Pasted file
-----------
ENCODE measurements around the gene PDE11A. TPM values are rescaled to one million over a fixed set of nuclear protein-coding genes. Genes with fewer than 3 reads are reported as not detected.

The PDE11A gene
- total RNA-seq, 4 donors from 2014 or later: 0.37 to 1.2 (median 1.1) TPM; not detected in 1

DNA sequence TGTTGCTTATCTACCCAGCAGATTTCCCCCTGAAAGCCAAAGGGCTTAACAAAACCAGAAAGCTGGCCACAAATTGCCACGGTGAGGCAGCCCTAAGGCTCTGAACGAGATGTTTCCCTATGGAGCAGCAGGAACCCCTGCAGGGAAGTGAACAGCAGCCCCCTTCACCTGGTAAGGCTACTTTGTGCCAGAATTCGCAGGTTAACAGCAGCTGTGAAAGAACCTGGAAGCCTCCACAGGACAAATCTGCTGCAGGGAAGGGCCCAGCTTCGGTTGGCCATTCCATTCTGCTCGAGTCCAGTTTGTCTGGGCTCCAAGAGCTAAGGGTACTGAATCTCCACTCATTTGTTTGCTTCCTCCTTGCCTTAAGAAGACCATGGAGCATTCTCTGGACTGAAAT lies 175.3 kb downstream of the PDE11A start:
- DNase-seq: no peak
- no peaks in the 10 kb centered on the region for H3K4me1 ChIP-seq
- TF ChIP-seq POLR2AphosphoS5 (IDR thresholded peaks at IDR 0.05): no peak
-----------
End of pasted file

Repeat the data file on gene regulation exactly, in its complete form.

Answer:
ENCODE measurements around the gene PDE11A. TPM values are rescaled to one million over a fixed set of nuclear protein-coding genes. Genes with fewer than 3 reads are reported as not detected.

The PDE11A gene
- total RNA-seq, 4 donors from 2014 or later: 0.37 to 1.2 (median 1.1) TPM; not detected in 1

DNA sequence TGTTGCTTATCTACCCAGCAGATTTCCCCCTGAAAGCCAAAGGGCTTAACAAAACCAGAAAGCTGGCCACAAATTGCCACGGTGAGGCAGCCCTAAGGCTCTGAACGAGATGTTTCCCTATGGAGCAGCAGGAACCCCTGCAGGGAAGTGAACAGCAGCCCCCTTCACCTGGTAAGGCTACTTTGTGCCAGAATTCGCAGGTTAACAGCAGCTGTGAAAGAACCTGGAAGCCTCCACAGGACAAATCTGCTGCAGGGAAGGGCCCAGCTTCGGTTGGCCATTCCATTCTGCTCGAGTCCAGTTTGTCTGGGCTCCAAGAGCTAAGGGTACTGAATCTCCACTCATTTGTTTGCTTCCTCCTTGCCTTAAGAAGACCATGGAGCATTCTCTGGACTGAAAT lies 175.3 kb downstream of the PDE11A start:
- DNase-seq: no peak
- no peaks in the 10 kb centered on the region for H3K4me1 ChIP-seq
- TF ChIP-seq POLR2AphosphoS5 (IDR thresholded peaks at IDR 0.05): no peak